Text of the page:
Missouri gov. vows to stop any violence after Ferguson decision
Michael Brown’s parents meet with United Nations
Killer cop Darren Wilson testifies for four hours before grand jury
Protesters training in “direct action” tactics
Pathologist says St. Louis Post-Dispatch misquoted her on Brown autopsy: she did not say Brown “going for gun” or hands not up
WELDON SPRINGS, Mo., Nov 11 (Reuters) – Missouri Governor Jay Nixon said on Tuesday the National Guard would be on standby to respond to any violence after a grand jury decides whether or not to indict a white police officer for shooting dead an unarmed black teenager (Michael Brown) in Ferguson.
In addition to the National Guard, police officers from across the state could be called on to restore order if protests get out of hand, Nixon told a news conference.
A decision by the grand jury is expected in mid-to-late November.
The August shooting of Michael Brown, 18, by Darren Wilson sparked a national debate on race relations and led to weeks of street demonstrations. Some groups have threatened extensive protests if the officer is not charged with a crime.
“That ugliness was not representative of Missouri and it cannot be repeated,” Nixon said.
“These measures are not being taken because we are convinced that violence will occur, but because we have a responsibility to prepare for any contingency,” he said.
Nixon said 1,000 police officers had undergone more than 5,000 hours of specialized training ahead of the grand jury decision.
Some businesses in Ferguson have boarded up windows and made plans for protecting themselves and their property if protests ignite into violence.
State and local police, who were decked out in riot gear and fired rubber bullets into crowds during demonstrations after the shooting, have come under criticism for what many saw as a heavy-handed response that made a volatile situation worse.
Police have said they came under attack by some protesters who wielded weapons and gasoline bombs.
The American Civil Liberties Union and National Lawyers Guild said they plan to deploy observers to the scene after the grand jury decision to make sure police are not violating civil liberties.
The Ferguson-Florissant School District, which had to delay the start of the school year due to protests in August, has reviewed contingency plans in case there are serious protests and schools have to dismiss students early for safety reasons.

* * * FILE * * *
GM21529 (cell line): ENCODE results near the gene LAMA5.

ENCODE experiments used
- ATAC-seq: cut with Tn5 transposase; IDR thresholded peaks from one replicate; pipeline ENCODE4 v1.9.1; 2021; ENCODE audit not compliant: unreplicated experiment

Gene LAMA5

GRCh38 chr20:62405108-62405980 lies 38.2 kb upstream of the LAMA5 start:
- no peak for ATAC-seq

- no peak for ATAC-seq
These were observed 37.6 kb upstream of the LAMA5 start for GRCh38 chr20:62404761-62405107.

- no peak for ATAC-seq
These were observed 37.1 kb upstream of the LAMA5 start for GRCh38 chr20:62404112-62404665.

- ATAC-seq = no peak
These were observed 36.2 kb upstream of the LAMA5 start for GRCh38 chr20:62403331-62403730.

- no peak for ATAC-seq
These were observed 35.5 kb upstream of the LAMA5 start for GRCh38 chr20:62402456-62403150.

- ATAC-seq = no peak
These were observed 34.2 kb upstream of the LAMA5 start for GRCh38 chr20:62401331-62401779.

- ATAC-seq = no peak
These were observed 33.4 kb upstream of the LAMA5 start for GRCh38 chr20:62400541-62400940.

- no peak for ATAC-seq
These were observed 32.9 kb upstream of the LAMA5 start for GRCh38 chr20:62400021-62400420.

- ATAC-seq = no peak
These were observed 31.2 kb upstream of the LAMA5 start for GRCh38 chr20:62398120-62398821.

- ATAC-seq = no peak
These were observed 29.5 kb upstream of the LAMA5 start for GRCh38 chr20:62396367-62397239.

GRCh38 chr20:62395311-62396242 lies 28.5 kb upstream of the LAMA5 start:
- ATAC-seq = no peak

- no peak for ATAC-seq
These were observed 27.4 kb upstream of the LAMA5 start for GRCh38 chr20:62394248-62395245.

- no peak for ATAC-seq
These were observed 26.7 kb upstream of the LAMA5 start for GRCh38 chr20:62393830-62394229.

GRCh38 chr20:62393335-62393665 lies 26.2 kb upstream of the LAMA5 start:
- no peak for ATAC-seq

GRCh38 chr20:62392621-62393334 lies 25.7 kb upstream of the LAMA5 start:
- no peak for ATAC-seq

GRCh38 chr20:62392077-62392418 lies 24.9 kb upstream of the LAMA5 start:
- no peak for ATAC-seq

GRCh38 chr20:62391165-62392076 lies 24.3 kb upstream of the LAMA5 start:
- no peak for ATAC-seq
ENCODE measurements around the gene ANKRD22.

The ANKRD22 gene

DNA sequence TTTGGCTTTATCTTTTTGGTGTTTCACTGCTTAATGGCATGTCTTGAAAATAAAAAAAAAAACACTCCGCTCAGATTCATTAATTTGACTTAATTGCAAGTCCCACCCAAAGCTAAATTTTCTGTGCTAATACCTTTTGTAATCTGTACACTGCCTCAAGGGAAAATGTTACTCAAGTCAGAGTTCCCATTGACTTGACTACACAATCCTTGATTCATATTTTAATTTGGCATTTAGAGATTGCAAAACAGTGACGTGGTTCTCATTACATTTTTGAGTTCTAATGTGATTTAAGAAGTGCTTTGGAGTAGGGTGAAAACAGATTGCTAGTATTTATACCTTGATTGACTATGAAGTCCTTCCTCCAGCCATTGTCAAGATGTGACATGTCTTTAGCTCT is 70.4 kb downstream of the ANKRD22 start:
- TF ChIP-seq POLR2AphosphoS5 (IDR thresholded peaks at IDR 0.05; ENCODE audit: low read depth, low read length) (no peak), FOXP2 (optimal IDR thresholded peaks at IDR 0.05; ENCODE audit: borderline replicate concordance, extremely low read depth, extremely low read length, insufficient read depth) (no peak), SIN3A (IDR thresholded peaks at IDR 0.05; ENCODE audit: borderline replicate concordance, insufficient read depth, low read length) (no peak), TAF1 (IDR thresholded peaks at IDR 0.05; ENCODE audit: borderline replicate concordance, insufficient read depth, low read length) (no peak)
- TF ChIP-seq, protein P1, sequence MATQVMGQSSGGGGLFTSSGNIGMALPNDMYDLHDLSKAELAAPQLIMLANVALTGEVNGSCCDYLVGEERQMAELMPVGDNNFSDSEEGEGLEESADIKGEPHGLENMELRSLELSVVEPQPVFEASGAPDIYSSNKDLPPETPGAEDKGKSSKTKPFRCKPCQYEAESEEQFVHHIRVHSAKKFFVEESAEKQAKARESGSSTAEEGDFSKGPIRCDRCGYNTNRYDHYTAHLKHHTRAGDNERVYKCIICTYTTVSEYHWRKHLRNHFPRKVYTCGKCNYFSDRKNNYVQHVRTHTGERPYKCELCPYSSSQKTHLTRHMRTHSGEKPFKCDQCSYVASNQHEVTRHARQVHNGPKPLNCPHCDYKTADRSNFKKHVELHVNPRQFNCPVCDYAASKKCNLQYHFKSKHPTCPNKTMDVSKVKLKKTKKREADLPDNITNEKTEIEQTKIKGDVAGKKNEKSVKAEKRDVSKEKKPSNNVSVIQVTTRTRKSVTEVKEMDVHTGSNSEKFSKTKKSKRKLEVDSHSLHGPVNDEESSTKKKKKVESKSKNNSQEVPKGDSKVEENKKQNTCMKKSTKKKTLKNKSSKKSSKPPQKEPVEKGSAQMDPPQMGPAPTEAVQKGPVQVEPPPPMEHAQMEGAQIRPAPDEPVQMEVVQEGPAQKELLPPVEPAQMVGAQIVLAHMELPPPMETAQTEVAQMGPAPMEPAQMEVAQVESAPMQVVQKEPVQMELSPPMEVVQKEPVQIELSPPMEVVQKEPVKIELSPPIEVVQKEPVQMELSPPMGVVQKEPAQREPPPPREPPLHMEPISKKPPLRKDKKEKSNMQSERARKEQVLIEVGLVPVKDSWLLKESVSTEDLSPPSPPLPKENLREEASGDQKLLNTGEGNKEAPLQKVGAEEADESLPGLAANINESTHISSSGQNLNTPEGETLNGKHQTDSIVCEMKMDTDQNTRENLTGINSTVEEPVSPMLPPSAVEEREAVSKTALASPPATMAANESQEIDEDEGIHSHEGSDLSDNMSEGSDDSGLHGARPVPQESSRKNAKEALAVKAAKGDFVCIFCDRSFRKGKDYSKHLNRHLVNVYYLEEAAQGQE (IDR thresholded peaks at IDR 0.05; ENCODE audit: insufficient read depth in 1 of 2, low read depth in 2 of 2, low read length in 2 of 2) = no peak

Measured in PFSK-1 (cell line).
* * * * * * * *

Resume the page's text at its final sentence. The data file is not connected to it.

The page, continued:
Rumors of an impending decision on the indictment have flooded social media for days, prompting St. Louis County Prosecuting Attorney Robert McCulloch on Monday to reiterate his expectation that the grand jury would not make a decision until mid-to-late November.
Mike Brown’s Parents Testify before UN
(The video earlier posted here was likely censored from the originator’s website; as was the video below from a separate website on Darren Wilson’s testimony. They are no longer working.)
Brandie Piper, KSDK-TV 5:38 a.m. CST November 12, 2014
GENEVA – The parents of Ferguson teenager Michael Brown have testified before the United Nations Committee Against Torture. Brown’s parents are urging international human rights experts to help make changes in the United States. Committee members will review their concerns and if they deem it necessary, determine if recommendations need to be made about how matters are being addressed in Ferguson, Missouri.
The UN Committee Against Torture reviews the federal government’s compliance with the Convention Against Torture. The convention against torture is an international human rights treaty that outlines specific guidelines to prevent governments from taking part in any kind of torture, or cruel, inhumane or degrading treatment or punishment.
Mike Brown’s mother, Lesley McSpadden was very emotional during her testimony, telling the committee that she missed her son.